Assessment allows both instructor and student to monitor progress towards achieving learning objectives, and can be approached in a variety of ways. Formative assessment refers to tools that identify misconceptions, struggles, and learning gaps along the way and assess how to close those gaps. It includes effective tools for helping to shape learning, and can even bolster students’ abilities to take ownership of their learning when they understand that the goal is to improve learning, not apply final marks (Trumbull and Lash, 2013). It can include students assessing themselves, peers, or even the instructor, through writing, quizzes, conversation, and more. In short, formative assessment occurs throughout a class or course, and seeks to improve student achievement of learning objectives through approaches that can support specific student needs (Theal and Franklin, 2010, p. 151).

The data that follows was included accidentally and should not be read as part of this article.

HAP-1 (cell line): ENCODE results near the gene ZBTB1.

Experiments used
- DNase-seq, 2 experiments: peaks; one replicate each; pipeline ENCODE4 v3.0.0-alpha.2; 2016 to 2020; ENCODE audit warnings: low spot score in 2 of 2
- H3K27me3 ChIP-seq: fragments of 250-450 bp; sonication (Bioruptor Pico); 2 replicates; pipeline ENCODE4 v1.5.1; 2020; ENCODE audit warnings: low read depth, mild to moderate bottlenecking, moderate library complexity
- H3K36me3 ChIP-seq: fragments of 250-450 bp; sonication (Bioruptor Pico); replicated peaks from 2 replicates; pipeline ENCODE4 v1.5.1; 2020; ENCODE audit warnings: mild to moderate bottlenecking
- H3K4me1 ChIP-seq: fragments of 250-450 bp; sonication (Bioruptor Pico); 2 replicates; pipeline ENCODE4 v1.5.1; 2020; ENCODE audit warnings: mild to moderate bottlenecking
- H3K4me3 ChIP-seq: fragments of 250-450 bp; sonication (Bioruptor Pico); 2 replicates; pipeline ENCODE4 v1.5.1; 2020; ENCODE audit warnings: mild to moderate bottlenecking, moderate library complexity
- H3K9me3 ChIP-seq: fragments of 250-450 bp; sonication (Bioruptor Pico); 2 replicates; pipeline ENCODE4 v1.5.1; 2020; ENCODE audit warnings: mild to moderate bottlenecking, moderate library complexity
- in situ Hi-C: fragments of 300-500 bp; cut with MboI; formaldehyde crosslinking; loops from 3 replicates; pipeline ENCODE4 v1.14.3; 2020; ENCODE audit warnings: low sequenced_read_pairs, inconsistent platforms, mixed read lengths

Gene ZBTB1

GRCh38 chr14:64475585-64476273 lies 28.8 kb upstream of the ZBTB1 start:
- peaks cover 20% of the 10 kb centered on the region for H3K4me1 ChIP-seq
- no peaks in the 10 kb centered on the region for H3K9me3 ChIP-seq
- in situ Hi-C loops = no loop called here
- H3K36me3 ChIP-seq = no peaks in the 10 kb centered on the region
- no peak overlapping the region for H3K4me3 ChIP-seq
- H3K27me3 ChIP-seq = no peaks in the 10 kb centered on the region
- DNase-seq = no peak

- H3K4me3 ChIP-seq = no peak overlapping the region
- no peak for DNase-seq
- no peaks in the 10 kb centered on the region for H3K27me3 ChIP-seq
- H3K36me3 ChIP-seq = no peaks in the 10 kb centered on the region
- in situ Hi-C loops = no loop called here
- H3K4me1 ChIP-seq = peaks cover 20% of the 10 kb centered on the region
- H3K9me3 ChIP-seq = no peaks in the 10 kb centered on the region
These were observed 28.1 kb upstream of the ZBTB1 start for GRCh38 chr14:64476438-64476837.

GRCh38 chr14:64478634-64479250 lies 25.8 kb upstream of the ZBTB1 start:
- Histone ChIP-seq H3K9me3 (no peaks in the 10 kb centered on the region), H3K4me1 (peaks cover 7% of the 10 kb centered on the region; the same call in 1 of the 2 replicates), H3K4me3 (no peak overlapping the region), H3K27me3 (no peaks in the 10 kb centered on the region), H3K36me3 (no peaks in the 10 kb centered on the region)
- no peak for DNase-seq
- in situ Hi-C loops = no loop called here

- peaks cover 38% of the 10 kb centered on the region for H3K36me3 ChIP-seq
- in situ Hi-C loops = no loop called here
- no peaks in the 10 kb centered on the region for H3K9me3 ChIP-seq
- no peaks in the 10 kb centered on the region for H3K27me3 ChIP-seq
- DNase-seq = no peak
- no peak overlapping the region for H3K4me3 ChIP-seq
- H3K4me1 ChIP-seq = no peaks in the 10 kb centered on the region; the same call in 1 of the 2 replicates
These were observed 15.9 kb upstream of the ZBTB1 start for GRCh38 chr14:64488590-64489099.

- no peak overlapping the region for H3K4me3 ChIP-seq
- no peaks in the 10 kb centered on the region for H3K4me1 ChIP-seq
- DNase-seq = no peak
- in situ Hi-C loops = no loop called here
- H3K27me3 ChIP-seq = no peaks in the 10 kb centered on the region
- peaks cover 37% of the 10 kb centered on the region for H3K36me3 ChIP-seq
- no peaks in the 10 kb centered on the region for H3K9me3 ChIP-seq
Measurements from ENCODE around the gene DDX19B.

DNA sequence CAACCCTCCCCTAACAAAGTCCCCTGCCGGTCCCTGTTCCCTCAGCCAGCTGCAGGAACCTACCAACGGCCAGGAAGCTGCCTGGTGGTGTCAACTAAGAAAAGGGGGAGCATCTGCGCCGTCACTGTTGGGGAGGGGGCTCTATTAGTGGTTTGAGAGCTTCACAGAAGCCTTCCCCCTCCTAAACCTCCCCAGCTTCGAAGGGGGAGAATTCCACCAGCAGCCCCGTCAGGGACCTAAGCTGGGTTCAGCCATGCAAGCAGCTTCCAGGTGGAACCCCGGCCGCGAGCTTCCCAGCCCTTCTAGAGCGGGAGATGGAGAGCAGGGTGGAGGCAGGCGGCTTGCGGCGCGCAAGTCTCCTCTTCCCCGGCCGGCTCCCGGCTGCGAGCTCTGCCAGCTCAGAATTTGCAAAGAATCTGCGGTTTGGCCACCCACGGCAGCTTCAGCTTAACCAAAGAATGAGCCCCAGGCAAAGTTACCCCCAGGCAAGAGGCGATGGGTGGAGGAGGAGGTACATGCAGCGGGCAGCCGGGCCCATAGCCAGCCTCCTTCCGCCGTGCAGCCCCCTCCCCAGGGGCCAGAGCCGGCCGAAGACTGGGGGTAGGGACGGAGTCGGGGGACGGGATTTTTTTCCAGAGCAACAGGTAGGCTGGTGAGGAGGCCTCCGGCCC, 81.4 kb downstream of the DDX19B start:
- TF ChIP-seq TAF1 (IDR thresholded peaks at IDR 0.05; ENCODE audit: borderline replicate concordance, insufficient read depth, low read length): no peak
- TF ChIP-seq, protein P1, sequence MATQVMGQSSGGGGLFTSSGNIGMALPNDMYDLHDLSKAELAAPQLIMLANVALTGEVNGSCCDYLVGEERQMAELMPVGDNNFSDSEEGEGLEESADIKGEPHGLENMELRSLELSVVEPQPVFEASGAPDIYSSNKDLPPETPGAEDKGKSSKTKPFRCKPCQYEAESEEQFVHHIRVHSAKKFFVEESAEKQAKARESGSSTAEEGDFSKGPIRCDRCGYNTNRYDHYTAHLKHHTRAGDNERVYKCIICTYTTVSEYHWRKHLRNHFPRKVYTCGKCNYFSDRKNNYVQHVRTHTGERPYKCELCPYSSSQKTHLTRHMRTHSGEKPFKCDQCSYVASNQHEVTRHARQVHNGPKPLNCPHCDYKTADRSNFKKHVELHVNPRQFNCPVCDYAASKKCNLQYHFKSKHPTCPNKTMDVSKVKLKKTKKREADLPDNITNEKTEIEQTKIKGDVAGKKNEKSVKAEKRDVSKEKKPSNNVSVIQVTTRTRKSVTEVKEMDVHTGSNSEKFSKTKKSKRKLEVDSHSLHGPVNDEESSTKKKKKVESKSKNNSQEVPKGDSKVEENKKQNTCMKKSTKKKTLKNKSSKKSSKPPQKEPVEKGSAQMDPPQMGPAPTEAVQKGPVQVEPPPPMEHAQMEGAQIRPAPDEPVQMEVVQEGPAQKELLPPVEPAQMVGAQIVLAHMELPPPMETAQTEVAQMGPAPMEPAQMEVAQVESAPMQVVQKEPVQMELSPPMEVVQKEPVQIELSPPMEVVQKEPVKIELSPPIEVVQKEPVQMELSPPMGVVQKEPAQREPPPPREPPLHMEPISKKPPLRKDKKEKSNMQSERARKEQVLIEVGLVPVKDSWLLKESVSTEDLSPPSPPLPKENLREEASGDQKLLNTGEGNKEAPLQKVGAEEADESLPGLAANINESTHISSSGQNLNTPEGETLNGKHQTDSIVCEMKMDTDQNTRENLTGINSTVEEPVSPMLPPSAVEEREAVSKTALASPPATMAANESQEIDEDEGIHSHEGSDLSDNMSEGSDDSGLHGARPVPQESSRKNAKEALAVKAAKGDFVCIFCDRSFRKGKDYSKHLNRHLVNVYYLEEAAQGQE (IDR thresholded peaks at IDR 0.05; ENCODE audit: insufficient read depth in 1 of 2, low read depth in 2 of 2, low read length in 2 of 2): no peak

In contrast, summative assessments evaluate student learning, knowledge, proficiency, or success at the conclusion of an instructional period, like a unit, course, or program. Summative assessments are almost always formally graded and often heavily weighted (though they do not need to be). Summative assessment can and should be used in conjunction with formative assessment, and instructors can consider a variety of ways to combine these approaches.
Examples of Formative and Summative Assessments
|In-class discussions||Instructor-created exams|
|Clicker questions||Standardized tests|
|Low-stakes group work||Final projects|
|Weekly quizzes||Final essays|
|1-minute reflection writing assignments||Final presentations|
|Homework assignments||Final reports|